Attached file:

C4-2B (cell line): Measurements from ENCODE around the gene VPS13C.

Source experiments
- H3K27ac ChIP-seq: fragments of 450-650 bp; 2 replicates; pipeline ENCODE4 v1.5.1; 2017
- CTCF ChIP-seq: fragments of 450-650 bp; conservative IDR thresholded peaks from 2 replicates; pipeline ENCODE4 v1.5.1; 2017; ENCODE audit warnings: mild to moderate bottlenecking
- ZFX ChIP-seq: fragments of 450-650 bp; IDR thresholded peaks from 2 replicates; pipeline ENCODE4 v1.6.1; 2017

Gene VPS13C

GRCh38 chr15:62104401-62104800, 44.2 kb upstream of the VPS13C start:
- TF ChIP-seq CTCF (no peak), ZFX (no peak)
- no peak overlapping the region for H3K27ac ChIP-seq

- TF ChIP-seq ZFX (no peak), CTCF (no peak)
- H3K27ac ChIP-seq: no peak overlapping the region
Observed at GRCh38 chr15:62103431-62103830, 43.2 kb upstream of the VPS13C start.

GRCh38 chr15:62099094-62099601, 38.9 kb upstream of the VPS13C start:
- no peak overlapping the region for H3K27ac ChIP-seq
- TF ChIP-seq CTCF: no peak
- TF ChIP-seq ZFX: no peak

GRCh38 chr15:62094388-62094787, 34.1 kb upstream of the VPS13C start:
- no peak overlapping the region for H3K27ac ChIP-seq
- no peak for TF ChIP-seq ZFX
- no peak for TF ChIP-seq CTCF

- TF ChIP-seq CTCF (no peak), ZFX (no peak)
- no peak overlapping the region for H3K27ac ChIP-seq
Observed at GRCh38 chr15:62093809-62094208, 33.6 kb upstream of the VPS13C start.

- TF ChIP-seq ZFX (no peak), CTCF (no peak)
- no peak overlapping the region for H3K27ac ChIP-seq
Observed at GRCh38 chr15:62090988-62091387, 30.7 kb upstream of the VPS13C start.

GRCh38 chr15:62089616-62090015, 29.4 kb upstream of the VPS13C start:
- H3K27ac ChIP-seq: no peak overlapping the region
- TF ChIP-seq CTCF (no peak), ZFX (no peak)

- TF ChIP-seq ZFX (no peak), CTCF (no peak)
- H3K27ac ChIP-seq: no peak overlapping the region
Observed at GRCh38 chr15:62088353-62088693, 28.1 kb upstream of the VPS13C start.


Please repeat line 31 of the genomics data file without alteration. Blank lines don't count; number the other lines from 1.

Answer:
- H3K27ac ChIP-seq: no peak overlapping the region